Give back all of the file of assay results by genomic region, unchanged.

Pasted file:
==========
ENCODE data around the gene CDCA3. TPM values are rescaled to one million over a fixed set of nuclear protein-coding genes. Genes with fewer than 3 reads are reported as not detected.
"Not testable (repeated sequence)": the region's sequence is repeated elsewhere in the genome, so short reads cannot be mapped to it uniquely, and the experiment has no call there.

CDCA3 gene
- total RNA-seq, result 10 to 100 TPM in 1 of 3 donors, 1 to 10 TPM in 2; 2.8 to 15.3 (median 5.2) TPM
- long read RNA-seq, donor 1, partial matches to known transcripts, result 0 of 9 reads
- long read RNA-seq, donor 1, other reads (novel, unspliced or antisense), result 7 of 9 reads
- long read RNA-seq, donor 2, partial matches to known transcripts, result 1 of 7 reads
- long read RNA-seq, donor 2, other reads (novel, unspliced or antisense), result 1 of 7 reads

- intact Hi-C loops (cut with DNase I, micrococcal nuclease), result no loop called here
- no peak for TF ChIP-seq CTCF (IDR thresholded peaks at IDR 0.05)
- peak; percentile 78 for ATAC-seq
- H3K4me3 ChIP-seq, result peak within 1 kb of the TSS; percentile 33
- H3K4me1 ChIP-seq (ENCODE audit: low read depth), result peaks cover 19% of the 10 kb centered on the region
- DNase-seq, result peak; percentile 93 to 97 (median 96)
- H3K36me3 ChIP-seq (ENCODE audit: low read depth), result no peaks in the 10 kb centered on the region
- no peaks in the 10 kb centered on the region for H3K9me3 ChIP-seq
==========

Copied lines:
ENCODE data around the gene CDCA3. TPM values are rescaled to one million over a fixed set of nuclear protein-coding genes. Genes with fewer than 3 reads are reported as not detected.
"Not testable (repeated sequence)": the region's sequence is repeated elsewhere in the genome, so short reads cannot be mapped to it uniquely, and the experiment has no call there.

CDCA3 gene
- total RNA-seq, result 10 to 100 TPM in 1 of 3 donors, 1 to 10 TPM in 2; 2.8 to 15.3 (median 5.2) TPM
- long read RNA-seq, donor 1, partial matches to known transcripts, result 0 of 9 reads
- long read RNA-seq, donor 1, other reads (novel, unspliced or antisense), result 7 of 9 reads
- long read RNA-seq, donor 2, partial matches to known transcripts, result 1 of 7 reads
- long read RNA-seq, donor 2, other reads (novel, unspliced or antisense), result 1 of 7 reads

- intact Hi-C loops (cut with DNase I, micrococcal nuclease), result no loop called here
- no peak for TF ChIP-seq CTCF (IDR thresholded peaks at IDR 0.05)
- peak; percentile 78 for ATAC-seq
- H3K4me3 ChIP-seq, result peak within 1 kb of the TSS; percentile 33
- H3K4me1 ChIP-seq (ENCODE audit: low read depth), result peaks cover 19% of the 10 kb centered on the region
- DNase-seq, result peak; percentile 93 to 97 (median 96)
- H3K36me3 ChIP-seq (ENCODE audit: low read depth), result no peaks in the 10 kb centered on the region
- no peaks in the 10 kb centered on the region for H3K9me3 ChIP-seq